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Iran state TV confirmed Saturday that it has detained three Americans who crossed the border from northern Iraq, saying they failed to heed warnings from Iranian guards.

Kurdish officials from northern Iraq said the three - two men and a woman - were tourists who had mistakenly crossed into Iranian territory Friday while hiking in a mountainous area near the resort town of Ahmed Awaa.

The Iranians said they have arrested them because they entered their land without legal permission, said Qubad Talabani, the Kurdish regional government's envoy to Washington.

Iran's state owned Arabic-language al-Alam TV station cited a well-informed source in the Interior Ministry that the three Americans were detained Friday after crossing into Iran's Kurdistan province.

The report said the Americans were arrested after they did not heed warnings from Iranian border guards.

State Department spokesman Robert Wood said Saturday that Washington had asked the Swiss, who represent U.S. interests in Tehran, to confirm these reports with Iranian authorities and, if true, to seek consular access to the detained Americans.

The detentions were the latest irritant in relations between Iran and the United States, which have had no diplomatic ties since 1979 when militant students stormed the U.S Embassy in Tehran and took Americans there hostage for 444 days. The two countries also are locked in a bitter dispute over Tehran's nuclear program.

Kurds occupy an area that sprawls across southwestern Turkey, northern Iraq and eastern Iran. The borders are mountainous and not clearly marked, making them popular smuggling routes for centuries.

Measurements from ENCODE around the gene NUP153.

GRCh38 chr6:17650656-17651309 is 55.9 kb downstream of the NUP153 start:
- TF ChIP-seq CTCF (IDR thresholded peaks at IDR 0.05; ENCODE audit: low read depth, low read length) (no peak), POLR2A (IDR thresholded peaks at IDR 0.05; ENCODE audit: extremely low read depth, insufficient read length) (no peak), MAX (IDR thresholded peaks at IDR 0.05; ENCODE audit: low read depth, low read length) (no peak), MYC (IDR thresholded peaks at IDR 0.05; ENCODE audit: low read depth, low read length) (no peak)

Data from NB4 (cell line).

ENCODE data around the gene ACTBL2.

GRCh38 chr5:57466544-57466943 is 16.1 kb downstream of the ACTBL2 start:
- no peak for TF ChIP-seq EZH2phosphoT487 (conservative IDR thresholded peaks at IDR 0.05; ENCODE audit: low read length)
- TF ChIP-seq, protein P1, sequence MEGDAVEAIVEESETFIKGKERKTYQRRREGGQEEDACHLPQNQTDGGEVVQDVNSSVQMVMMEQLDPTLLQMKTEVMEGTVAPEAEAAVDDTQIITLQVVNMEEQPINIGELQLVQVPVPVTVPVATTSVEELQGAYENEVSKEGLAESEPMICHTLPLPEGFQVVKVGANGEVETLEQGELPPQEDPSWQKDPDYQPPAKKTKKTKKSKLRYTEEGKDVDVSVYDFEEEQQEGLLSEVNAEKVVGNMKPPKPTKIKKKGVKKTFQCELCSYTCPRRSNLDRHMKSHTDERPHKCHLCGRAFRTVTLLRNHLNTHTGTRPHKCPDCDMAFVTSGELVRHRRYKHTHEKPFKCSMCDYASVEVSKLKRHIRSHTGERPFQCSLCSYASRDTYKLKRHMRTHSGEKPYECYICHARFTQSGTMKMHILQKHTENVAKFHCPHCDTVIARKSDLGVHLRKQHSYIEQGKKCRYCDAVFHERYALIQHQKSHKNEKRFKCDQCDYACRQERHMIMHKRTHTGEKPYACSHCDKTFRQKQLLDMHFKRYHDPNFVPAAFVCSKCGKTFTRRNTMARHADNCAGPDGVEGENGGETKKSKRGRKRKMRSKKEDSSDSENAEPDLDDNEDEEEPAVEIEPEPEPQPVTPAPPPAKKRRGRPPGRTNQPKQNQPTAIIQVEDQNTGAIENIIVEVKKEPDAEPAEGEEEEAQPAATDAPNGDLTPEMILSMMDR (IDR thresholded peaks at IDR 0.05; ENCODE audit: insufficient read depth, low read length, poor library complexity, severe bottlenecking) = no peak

Iraq's self-ruled Kurdish region has been relatively free of the violence that plagues the rest of Iraq. Foreigners often feel freer to move around without security guards in the area, and it's relatively easy to enter the region from Turkey, particularly by plane. The Kurdish government generally grants visitors visas valid for one week when they arrive at the airport.

The ethnic minority gained autonomy after rising up against Saddam Hussein in 1991, and the region was protected from his forces by a U.S.-British no-fly zone until Saddam's fall after the 2003 U.S. invasion.

The three Americans had traveled with a companion to Turkey, then entered the Kurdish region Tuesday through the border crossing at Zakho, the official said. They visited the Kurdish cities of Irbil and Sulaimaniyah on Wednesday. The next day, three of them took a taxi to Ahmed Awaa, a Kurdish security official said.

The three were last heard from after they contacted a friend saying they had entered Iran by mistake and troops had surrounded them, the official said, speaking on condition of anonymity because he wasn't authorized to release the information.

The official said the account came from a fourth member of their group who was feeling sick and had stayed behind in Sulaimaniyah.

The Iranian state TV report claimed the four Americans were together when they crossed the border, but only one returned (to Iraq), while the three were arrested.

The discrepancy could not immediately be reconciled.

The area where the three disappeared is a popular hiking destination known for a picturesque waterfall and rocky scenery as well as a thick growth of fruit and nut trees. The official said it appeared they were hiking above the waterfall when they accidentally crossed the border.

Kurdish officials said U.S. helicopters and Humvees deployed to the nearby city of Halabja to search for the Americans after they were reported missing on Friday but left after it was determined they had been seized by the Iranians.

Halabja, 150 miles (240 kilometers) northeast of Baghdad, was the site of a chemical weapons attack ordered by Saddam Hussein in 1988 as part of a scorched-earth campaign to crush a Kurdish rebellion. An estimated 5,600 people were killed in the nerve and mustard gas attacks - the vast majority Kurds - and many still suffer the aftereffects.

In March 2007, Iranian forces captured 15 British service members as they carried out a boarding operation in two inflatable boats launched from the HMS Cornwall.

Iran charged them with being in its territorial waters, and the government televised apologies by some of the captured crew. They were all eventually freed without an apology from Britain, which steadfastly insisted the crew members were taken in Iraqi waters where they were authorized to be.